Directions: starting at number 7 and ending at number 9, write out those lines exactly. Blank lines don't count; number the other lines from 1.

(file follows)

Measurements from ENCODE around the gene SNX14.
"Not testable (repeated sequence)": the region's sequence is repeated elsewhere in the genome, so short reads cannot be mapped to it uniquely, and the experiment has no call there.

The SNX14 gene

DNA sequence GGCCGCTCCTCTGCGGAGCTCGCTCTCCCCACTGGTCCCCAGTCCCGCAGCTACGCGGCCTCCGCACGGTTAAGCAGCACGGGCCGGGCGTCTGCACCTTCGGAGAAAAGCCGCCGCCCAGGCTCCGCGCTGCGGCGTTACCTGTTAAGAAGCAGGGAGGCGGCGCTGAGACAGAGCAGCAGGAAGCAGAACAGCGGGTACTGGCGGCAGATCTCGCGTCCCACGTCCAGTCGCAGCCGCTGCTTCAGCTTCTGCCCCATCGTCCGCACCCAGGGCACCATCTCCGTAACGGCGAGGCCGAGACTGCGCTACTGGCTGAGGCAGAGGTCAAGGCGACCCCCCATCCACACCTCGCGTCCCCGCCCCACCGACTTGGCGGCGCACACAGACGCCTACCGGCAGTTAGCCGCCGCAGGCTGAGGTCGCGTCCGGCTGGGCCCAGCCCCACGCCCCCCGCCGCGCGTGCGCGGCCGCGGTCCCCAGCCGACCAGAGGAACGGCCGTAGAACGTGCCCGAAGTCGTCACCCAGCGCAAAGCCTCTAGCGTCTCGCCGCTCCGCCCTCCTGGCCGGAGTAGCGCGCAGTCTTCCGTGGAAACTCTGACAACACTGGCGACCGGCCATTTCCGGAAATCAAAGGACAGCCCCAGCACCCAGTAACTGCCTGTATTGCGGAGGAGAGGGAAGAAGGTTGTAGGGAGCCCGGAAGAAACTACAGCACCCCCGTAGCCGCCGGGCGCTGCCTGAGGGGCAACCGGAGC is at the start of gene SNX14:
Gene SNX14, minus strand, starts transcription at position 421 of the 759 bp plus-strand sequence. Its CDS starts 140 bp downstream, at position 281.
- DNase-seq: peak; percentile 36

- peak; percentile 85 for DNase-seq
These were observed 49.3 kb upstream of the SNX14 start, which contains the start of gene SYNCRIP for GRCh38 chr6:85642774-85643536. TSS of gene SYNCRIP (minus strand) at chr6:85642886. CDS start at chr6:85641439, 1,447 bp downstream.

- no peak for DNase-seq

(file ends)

- peak; percentile 85 for DNase-seq
These were observed 49.3 kb upstream of the SNX14 start, which contains the start of gene SYNCRIP for GRCh38 chr6:85642774-85643536. TSS of gene SYNCRIP (minus strand) at chr6:85642886. CDS start at chr6:85641439, 1,447 bp downstream.

- no peak for DNase-seq